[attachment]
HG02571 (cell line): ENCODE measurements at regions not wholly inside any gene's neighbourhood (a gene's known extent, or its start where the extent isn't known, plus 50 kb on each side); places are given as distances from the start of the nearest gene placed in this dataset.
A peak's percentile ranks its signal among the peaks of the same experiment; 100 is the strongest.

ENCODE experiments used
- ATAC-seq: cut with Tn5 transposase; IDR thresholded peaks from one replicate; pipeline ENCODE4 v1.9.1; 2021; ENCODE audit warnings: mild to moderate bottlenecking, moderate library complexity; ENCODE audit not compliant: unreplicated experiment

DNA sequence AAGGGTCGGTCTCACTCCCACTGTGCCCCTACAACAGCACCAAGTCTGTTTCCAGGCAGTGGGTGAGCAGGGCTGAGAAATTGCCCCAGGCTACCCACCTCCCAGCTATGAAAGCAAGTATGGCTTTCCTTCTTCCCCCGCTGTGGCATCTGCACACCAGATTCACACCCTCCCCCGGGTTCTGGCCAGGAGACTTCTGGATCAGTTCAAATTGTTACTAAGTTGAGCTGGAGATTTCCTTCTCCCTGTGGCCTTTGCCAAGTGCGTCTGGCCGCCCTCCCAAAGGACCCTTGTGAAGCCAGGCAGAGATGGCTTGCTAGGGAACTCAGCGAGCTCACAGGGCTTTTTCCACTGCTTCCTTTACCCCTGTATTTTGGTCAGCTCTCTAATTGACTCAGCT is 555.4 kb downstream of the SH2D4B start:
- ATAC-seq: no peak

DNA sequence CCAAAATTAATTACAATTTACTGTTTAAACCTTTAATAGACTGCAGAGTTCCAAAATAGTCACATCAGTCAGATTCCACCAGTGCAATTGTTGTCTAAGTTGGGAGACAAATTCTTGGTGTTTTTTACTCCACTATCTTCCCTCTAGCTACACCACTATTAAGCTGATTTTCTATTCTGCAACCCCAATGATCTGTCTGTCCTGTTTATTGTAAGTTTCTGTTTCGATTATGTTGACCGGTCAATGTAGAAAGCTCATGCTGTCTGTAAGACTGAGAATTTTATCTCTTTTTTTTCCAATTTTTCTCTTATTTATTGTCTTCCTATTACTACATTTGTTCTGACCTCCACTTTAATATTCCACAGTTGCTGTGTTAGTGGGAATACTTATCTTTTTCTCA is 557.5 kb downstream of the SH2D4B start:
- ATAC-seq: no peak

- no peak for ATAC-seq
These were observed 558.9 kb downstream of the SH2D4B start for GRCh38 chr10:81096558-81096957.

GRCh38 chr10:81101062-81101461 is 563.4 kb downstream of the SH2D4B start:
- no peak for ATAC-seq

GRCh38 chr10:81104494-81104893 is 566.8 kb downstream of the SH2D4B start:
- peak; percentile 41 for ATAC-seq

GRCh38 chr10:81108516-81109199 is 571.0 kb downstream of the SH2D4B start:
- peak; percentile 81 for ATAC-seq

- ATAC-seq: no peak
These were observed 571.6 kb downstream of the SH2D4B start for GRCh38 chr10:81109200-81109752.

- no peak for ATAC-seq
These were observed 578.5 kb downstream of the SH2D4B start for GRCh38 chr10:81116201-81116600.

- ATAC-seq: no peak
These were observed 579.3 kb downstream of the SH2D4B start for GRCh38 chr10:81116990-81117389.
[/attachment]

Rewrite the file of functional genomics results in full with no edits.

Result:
HG02571 (cell line): ENCODE measurements at regions not wholly inside any gene's neighbourhood (a gene's known extent, or its start where the extent isn't known, plus 50 kb on each side); places are given as distances from the start of the nearest gene placed in this dataset.
A peak's percentile ranks its signal among the peaks of the same experiment; 100 is the strongest.

ENCODE experiments used
- ATAC-seq: cut with Tn5 transposase; IDR thresholded peaks from one replicate; pipeline ENCODE4 v1.9.1; 2021; ENCODE audit warnings: mild to moderate bottlenecking, moderate library complexity; ENCODE audit not compliant: unreplicated experiment

DNA sequence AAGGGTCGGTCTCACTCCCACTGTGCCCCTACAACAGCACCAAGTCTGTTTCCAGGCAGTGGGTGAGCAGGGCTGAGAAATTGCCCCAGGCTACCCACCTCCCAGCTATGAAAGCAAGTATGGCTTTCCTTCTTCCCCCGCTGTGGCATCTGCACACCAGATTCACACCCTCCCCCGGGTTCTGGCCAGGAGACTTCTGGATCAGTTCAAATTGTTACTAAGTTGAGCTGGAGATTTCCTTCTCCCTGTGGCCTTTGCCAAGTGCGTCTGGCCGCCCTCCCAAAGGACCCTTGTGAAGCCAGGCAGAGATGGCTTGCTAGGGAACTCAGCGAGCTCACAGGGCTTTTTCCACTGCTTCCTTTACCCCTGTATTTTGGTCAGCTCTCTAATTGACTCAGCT is 555.4 kb downstream of the SH2D4B start:
- ATAC-seq: no peak

DNA sequence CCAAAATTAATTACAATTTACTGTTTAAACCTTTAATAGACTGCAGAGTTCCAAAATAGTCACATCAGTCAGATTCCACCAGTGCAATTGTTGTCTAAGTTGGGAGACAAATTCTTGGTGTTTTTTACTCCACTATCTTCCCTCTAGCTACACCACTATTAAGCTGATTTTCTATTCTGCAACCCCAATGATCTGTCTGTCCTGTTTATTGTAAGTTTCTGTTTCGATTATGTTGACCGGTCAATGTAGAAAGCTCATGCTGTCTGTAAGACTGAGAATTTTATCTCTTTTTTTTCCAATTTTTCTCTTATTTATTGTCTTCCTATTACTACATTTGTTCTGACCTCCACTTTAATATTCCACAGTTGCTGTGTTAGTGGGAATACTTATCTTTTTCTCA is 557.5 kb downstream of the SH2D4B start:
- ATAC-seq: no peak

- no peak for ATAC-seq
These were observed 558.9 kb downstream of the SH2D4B start for GRCh38 chr10:81096558-81096957.

GRCh38 chr10:81101062-81101461 is 563.4 kb downstream of the SH2D4B start:
- no peak for ATAC-seq

GRCh38 chr10:81104494-81104893 is 566.8 kb downstream of the SH2D4B start:
- peak; percentile 41 for ATAC-seq

GRCh38 chr10:81108516-81109199 is 571.0 kb downstream of the SH2D4B start:
- peak; percentile 81 for ATAC-seq

- ATAC-seq: no peak
These were observed 571.6 kb downstream of the SH2D4B start for GRCh38 chr10:81109200-81109752.

- no peak for ATAC-seq
These were observed 578.5 kb downstream of the SH2D4B start for GRCh38 chr10:81116201-81116600.

- ATAC-seq: no peak
These were observed 579.3 kb downstream of the SH2D4B start for GRCh38 chr10:81116990-81117389.